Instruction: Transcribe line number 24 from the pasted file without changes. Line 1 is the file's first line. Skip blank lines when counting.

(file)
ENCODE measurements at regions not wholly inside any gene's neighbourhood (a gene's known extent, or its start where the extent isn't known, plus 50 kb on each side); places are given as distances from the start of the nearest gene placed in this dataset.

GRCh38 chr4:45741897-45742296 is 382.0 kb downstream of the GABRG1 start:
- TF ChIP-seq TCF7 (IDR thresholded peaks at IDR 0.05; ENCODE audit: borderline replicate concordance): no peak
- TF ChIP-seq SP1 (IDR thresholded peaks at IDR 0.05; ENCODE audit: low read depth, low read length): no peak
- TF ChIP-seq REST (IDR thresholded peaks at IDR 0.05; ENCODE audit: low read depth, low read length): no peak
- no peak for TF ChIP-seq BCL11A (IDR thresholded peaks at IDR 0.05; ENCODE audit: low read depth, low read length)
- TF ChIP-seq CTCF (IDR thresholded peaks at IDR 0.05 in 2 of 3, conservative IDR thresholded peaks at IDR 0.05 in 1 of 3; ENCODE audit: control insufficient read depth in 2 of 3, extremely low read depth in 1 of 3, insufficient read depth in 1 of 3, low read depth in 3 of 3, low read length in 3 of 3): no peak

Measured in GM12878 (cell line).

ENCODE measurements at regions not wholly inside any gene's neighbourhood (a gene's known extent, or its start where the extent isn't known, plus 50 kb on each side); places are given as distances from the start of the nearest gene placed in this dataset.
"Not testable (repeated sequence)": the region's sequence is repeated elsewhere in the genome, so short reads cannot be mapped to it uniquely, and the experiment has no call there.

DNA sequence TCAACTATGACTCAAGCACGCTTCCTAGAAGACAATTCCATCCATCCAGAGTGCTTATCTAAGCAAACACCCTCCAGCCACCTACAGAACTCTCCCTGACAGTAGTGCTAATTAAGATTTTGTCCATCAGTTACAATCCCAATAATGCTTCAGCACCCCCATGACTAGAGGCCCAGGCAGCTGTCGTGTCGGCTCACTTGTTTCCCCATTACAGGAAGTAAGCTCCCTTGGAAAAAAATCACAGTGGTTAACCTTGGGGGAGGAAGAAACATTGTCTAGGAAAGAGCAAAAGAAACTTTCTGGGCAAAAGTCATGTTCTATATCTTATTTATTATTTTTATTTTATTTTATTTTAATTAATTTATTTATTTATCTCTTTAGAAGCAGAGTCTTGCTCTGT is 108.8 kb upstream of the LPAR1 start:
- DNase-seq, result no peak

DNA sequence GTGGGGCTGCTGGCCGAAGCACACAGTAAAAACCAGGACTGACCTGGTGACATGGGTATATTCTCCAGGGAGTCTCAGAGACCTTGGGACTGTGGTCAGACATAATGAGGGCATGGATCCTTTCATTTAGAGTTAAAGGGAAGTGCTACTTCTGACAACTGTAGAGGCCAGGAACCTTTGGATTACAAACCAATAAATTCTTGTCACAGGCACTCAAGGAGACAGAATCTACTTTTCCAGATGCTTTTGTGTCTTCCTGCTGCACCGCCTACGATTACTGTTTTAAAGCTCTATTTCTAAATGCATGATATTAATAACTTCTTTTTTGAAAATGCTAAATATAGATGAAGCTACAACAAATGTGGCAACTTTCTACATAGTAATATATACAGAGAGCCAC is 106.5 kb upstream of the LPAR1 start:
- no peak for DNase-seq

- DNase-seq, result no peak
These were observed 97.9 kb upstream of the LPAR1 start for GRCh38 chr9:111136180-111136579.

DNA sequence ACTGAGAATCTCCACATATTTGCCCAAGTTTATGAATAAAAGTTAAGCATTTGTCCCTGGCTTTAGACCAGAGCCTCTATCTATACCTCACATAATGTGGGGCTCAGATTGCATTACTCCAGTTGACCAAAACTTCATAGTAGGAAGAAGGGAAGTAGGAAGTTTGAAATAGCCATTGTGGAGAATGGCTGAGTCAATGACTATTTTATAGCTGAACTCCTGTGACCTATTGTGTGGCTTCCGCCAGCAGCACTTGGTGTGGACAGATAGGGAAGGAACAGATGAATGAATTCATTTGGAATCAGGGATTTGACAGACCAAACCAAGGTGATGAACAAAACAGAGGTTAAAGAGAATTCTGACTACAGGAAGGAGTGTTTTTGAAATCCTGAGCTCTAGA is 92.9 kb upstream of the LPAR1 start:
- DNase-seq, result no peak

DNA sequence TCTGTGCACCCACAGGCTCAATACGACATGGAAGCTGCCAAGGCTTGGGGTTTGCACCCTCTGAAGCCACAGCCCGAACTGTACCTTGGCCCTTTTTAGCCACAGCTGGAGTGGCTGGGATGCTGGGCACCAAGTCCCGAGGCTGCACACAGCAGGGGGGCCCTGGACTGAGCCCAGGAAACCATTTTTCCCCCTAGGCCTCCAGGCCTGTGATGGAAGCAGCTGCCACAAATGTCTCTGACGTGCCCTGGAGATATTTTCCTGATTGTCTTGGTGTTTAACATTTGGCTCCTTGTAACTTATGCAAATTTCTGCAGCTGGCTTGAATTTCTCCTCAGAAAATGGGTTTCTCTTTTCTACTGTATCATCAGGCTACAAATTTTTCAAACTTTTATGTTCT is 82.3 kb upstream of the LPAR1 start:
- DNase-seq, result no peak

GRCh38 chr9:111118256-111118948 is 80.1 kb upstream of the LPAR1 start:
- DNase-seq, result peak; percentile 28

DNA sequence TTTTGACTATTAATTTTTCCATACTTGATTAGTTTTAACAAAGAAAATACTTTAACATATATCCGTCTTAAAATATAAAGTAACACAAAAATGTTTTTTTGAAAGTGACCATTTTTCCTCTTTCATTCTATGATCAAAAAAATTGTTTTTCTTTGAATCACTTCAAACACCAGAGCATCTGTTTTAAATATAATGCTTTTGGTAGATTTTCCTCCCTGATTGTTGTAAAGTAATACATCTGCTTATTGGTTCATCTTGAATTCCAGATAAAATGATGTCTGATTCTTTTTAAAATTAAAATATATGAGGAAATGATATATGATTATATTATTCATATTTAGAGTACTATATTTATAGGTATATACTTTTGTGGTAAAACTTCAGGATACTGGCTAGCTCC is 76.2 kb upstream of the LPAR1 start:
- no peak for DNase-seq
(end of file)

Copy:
- no peak for DNase-seq